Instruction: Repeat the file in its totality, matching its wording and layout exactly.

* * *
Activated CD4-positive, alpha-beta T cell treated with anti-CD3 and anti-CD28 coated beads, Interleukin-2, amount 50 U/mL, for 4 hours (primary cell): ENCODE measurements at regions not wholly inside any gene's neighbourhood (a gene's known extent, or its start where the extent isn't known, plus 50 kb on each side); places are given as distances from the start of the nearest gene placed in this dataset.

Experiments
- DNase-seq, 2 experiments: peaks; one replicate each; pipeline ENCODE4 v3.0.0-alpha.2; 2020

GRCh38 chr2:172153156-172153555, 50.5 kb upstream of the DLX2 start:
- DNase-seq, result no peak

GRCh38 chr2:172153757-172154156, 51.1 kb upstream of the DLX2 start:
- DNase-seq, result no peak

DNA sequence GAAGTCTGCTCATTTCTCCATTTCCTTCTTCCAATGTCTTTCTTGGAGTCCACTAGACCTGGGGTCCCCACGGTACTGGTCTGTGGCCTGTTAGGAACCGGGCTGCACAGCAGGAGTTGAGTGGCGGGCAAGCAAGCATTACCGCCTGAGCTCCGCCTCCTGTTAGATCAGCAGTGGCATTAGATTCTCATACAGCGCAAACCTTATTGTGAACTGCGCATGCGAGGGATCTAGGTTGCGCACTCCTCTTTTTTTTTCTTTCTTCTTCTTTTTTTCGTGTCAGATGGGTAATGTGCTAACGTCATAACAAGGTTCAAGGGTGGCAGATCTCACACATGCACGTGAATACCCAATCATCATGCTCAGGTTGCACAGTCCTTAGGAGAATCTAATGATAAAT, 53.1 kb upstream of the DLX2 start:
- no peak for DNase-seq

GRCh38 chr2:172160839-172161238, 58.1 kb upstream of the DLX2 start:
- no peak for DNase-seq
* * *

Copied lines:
Activated CD4-positive, alpha-beta T cell treated with anti-CD3 and anti-CD28 coated beads, Interleukin-2, amount 50 U/mL, for 4 hours (primary cell): ENCODE measurements at regions not wholly inside any gene's neighbourhood (a gene's known extent, or its start where the extent isn't known, plus 50 kb on each side); places are given as distances from the start of the nearest gene placed in this dataset.

Experiments
- DNase-seq, 2 experiments: peaks; one replicate each; pipeline ENCODE4 v3.0.0-alpha.2; 2020

GRCh38 chr2:172153156-172153555, 50.5 kb upstream of the DLX2 start:
- DNase-seq, result no peak

GRCh38 chr2:172153757-172154156, 51.1 kb upstream of the DLX2 start:
- DNase-seq, result no peak

DNA sequence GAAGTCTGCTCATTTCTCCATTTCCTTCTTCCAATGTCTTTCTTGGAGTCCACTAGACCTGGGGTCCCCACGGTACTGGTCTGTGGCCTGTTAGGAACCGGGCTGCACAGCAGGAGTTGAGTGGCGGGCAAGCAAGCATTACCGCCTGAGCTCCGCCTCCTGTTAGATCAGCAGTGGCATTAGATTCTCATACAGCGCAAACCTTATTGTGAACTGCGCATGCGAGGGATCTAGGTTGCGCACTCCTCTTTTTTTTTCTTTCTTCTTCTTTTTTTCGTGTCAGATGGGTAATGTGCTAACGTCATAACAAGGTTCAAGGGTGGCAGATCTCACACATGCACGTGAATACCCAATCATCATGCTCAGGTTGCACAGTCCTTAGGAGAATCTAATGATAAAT, 53.1 kb upstream of the DLX2 start:
- no peak for DNase-seq

GRCh38 chr2:172160839-172161238, 58.1 kb upstream of the DLX2 start:
- no peak for DNase-seq